Friday, December 28, 2012

The Birth of Christ - Praying with Benedict XVI and St. Josemaria Escriva

 Praying with the Pope

 Mary wrapped the child in swaddling cloths. Without yielding to sentimentality, we may imagine with what great love Mary approached her hour and prepared for the birth of her child. Iconographic tradition has theologically interpreted the manger and the swaddling cloths in terms of the theology of the Fathers. The child stiffly wrapped in bandages is seen as prefiguring the hour of his death: from the outset, he is the sacrificial victim (…). The manger, then, was seen as a kind of altar.
 (Benedict XVI, Jesus of Nazareth: The Infancy Narratives, p. 68).

 Today, anyone wishing to enter the Church of Jesus’ Nativity in Bethlehem will find that the doorway five and a half meters high, through which emperors and caliphs used to enter the building, is now largely walled up. Only a low opening of one and a half meters has remained. The intention was probably to provide the church with better protection from attack, but above all to prevent people from entering God’s house on horseback. Anyone wishing to enter the place of Jesus’ birth has to bend down. 

 God makes himself a defenseless Child to overcome pride, violence and the human desire to possess
 It seems to me that a deeper truth is revealed here, which should touch our hearts on this holy night: if we want to find the God who appeared as a child, then we must dismount from the high horse of our “enlightened” reason. We must set aside our false certainties, our intellectual pride, which prevents us from recognizing God’s closeness. We must follow the interior path of Saint Francis – the path leading to that ultimate outward and inward simplicity which enables the heart to see. We must bend down, spiritually we must as it were go on foot, in order to pass through the portal of faith and encounter the God who is so different from our prejudices and opinions – the God who conceals himself in the humility of a newborn baby.

(Benedict XVI, homily at Midnight Mass, 24 December 2011)

 In that Child, in fact, God-Love is manifest: God comes without weapons, without force, because he does not want to conquer, so to speak, from the outside, but rather wants to be freely received by the human being. God makes himself a defenseless Child to overcome pride, violence and the human desire to possess. In Jesus God took on this poor, disarming condition to win us with love and lead us to our true identity. 
(Benedict XVI, general audience, 23 December 2009)

 Praying with St Josemaria

 A decree of Caesar Augustus has been proclaimed, ordering the whole world to be enrolled. For this purpose, every person must go to the city of his ancestors. Since Joseph is of the house and family of David, he goes with the Virgin Mary from Nazareth to the city called Bethlehem, in Judea (Lk 2:1-5).
 God has called us clearly and unmistakably. Like the Magi we have discovered a star: a light and a guide in the sky of our soul
 And in Bethlehem is born our God: Jesus Christ! There is no room at the inn: He is born in a stable. And His Mother wraps Him in swaddling clothes and lays Him in a manger.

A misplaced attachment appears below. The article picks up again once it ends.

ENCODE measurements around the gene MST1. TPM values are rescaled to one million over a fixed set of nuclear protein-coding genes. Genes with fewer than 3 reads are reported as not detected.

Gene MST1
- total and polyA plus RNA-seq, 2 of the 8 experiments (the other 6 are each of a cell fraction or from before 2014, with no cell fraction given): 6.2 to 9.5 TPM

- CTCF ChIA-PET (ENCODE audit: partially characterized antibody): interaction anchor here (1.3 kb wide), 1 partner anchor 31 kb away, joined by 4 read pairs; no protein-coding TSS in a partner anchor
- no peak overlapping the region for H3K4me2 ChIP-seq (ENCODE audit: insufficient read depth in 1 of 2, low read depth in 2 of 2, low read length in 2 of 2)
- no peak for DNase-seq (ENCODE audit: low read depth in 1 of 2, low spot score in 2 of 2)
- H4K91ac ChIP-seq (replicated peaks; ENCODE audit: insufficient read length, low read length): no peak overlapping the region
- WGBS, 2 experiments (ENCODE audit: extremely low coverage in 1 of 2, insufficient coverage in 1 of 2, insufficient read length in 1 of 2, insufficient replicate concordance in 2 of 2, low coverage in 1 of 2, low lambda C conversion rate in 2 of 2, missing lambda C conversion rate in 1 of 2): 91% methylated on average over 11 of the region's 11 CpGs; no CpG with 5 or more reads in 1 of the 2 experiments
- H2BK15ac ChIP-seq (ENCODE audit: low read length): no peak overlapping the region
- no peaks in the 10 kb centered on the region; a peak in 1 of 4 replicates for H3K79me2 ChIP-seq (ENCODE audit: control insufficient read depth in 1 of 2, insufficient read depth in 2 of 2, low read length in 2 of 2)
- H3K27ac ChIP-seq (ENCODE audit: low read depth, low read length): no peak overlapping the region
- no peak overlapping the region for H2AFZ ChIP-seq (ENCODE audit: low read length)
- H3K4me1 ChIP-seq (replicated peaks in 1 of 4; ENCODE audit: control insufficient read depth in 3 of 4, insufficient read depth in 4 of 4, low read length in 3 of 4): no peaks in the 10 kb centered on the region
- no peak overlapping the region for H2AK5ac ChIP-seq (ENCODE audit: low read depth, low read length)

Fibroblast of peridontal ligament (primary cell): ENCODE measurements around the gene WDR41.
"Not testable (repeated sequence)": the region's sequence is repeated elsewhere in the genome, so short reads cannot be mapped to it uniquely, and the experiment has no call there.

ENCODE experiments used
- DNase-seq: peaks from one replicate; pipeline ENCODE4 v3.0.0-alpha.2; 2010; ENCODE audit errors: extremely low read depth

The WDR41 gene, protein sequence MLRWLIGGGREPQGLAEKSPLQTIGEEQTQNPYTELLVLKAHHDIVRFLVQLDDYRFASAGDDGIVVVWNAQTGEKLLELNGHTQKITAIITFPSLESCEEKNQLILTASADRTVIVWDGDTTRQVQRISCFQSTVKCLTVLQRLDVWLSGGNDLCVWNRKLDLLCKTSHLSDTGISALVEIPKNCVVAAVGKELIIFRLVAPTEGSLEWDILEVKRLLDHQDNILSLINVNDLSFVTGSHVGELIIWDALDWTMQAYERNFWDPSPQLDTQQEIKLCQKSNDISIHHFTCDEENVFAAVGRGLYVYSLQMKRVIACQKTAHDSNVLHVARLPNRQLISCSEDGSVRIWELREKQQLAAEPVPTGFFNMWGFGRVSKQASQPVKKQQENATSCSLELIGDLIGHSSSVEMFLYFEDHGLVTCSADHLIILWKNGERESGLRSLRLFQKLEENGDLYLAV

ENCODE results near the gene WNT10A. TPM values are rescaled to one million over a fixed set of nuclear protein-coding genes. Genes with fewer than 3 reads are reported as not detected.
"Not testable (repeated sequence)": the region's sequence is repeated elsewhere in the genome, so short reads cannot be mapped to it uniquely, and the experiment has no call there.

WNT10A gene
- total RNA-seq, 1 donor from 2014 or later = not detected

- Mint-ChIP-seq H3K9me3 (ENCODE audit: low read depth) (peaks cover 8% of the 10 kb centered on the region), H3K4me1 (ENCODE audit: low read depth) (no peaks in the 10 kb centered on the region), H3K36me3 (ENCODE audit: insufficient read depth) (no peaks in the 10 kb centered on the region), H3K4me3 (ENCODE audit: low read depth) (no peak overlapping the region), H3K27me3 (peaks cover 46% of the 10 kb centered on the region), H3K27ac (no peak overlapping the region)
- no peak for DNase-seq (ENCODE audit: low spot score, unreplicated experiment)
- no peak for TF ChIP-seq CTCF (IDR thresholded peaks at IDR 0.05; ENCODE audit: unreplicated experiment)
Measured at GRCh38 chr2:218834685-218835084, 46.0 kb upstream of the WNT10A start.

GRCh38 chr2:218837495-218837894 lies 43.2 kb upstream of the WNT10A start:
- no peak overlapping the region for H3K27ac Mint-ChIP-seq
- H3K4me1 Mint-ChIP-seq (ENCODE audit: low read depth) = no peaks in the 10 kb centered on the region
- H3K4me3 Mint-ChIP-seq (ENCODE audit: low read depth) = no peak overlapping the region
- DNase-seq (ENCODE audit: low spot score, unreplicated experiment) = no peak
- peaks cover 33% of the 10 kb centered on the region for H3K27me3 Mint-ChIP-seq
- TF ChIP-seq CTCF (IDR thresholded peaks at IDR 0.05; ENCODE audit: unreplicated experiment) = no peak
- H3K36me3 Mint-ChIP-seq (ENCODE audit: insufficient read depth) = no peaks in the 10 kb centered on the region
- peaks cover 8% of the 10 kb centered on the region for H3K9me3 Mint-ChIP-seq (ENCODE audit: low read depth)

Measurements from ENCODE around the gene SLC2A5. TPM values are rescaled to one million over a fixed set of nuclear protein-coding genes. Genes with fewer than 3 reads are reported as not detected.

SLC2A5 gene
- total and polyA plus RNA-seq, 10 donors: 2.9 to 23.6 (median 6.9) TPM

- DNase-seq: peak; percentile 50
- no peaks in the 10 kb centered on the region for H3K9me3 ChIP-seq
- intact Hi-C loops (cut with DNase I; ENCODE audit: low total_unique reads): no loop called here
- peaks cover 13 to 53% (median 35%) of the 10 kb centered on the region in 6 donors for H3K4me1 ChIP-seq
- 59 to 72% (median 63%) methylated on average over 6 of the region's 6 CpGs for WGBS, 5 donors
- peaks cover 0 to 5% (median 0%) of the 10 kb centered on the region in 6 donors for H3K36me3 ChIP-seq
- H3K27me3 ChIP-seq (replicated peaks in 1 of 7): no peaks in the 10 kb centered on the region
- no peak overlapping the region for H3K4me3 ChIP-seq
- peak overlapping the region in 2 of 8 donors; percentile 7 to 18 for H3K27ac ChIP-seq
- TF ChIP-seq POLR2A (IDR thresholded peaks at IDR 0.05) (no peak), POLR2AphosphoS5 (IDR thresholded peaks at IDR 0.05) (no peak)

Cold. Poverty... I am Joseph’s little servant. How good Joseph is! He treats me like a father. He even forgives me if I take the Child in my arms and spend hour after hour saying sweet and loving things to Him!...
 And I kiss Him – you kiss Him too! – and I rock Him in my arms, and I sing to Him, and I call Him King, Love, my God, my Only-one, my All!... How beautiful is the Child – and how short the decade!
 (Escriva’s “Holy Rosary,” third joyful mystery)

 God has called us clearly and unmistakably. Like the Magi we have discovered a star: a light and a guide in the sky of our soul.
 “We have seen his star in the East and have come to worship him.” We have had the same experience. We too noticed a new light shining in our soul and growing increasingly brighter.
 (Christ is Passing By, no. 32)

 Whenever I preach beside the crib, I try to see Christ our Lord as a child wrapped in swaddling clothes lying on straw in a manger. Even though he is only a child, unable to speak, I see him as a master and a teacher. I need to look at him in this way, because I must learn from him.
 (Christ is Passing By, no. 14)

 Adoration of the Magi. Roman 4th-century sarcophagus, in the cemetery of St Agnes, Rome.
    There is a great simplicity also about his birth. Our Lord comes without any fanfare. No one knows about him. On earth only Mary and Joseph share in the divine adventure. And then the shepherds who received the message from the angels. And later on, the wise men from the East. They were the only witnesses of this transcendental event which unites heaven and earth, God and man.
 (Christ is Passing By, no. 18)

 Make your way to Bethlehem, go up to the Child, take him in your arms and dance him, say warm and tender things to him, press him close to your heart...
 (The Forge, no. 345)

 Moved by this question, I too now contemplate Jesus “lying in a manger,” in a place fit only for animals. Lord, where is your kingship, your crown, your sword, your scepter? They are his by right, but he does not want them. He reigns wrapped in swaddling clothes. Our king is unadorned. He comes to us as a defenseless little child. Can we help but recall the words of the Apostle: “He emptied himself, taking the nature of a slave”?
 (Christ is Passing By, no. 31

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